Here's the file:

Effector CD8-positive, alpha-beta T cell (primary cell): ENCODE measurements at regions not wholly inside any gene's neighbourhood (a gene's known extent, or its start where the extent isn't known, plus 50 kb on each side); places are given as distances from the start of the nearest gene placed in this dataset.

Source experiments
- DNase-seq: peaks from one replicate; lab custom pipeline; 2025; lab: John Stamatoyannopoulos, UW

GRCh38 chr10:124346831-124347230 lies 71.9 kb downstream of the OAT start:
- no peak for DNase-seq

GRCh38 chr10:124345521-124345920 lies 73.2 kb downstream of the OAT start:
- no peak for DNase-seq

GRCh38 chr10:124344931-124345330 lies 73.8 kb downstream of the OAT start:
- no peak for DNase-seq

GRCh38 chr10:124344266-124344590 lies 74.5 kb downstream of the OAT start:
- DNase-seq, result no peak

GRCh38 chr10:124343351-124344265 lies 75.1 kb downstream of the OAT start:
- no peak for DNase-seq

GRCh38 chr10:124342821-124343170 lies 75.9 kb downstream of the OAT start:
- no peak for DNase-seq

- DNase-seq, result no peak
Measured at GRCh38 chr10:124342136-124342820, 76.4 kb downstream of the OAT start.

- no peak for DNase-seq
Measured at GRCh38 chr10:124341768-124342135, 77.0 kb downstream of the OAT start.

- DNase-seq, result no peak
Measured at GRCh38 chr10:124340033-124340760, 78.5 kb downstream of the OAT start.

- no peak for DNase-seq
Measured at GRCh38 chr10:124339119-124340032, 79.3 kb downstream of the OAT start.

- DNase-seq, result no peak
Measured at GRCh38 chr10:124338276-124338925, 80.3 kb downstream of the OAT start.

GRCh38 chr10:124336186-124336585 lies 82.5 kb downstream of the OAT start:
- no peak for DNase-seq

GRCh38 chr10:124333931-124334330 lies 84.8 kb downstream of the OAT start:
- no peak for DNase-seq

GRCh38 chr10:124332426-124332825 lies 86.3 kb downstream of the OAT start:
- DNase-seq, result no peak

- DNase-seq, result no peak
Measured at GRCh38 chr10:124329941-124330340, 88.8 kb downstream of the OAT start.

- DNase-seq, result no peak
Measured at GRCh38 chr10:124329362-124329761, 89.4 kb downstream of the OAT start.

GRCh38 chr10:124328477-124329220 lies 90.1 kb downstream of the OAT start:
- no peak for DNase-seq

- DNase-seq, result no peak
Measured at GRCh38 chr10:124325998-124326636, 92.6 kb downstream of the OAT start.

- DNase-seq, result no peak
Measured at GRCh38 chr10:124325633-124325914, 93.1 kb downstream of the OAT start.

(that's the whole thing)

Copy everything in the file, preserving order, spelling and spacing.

Effector CD8-positive, alpha-beta T cell (primary cell): ENCODE measurements at regions not wholly inside any gene's neighbourhood (a gene's known extent, or its start where the extent isn't known, plus 50 kb on each side); places are given as distances from the start of the nearest gene placed in this dataset.

Source experiments
- DNase-seq: peaks from one replicate; lab custom pipeline; 2025; lab: John Stamatoyannopoulos, UW

GRCh38 chr10:124346831-124347230 lies 71.9 kb downstream of the OAT start:
- no peak for DNase-seq

GRCh38 chr10:124345521-124345920 lies 73.2 kb downstream of the OAT start:
- no peak for DNase-seq

GRCh38 chr10:124344931-124345330 lies 73.8 kb downstream of the OAT start:
- no peak for DNase-seq

GRCh38 chr10:124344266-124344590 lies 74.5 kb downstream of the OAT start:
- DNase-seq, result no peak

GRCh38 chr10:124343351-124344265 lies 75.1 kb downstream of the OAT start:
- no peak for DNase-seq

GRCh38 chr10:124342821-124343170 lies 75.9 kb downstream of the OAT start:
- no peak for DNase-seq

- DNase-seq, result no peak
Measured at GRCh38 chr10:124342136-124342820, 76.4 kb downstream of the OAT start.

- no peak for DNase-seq
Measured at GRCh38 chr10:124341768-124342135, 77.0 kb downstream of the OAT start.

- DNase-seq, result no peak
Measured at GRCh38 chr10:124340033-124340760, 78.5 kb downstream of the OAT start.

- no peak for DNase-seq
Measured at GRCh38 chr10:124339119-124340032, 79.3 kb downstream of the OAT start.

- DNase-seq, result no peak
Measured at GRCh38 chr10:124338276-124338925, 80.3 kb downstream of the OAT start.

GRCh38 chr10:124336186-124336585 lies 82.5 kb downstream of the OAT start:
- no peak for DNase-seq

GRCh38 chr10:124333931-124334330 lies 84.8 kb downstream of the OAT start:
- no peak for DNase-seq

GRCh38 chr10:124332426-124332825 lies 86.3 kb downstream of the OAT start:
- DNase-seq, result no peak

- DNase-seq, result no peak
Measured at GRCh38 chr10:124329941-124330340, 88.8 kb downstream of the OAT start.

- DNase-seq, result no peak
Measured at GRCh38 chr10:124329362-124329761, 89.4 kb downstream of the OAT start.

GRCh38 chr10:124328477-124329220 lies 90.1 kb downstream of the OAT start:
- no peak for DNase-seq

- DNase-seq, result no peak
Measured at GRCh38 chr10:124325998-124326636, 92.6 kb downstream of the OAT start.

- DNase-seq, result no peak
Measured at GRCh38 chr10:124325633-124325914, 93.1 kb downstream of the OAT start.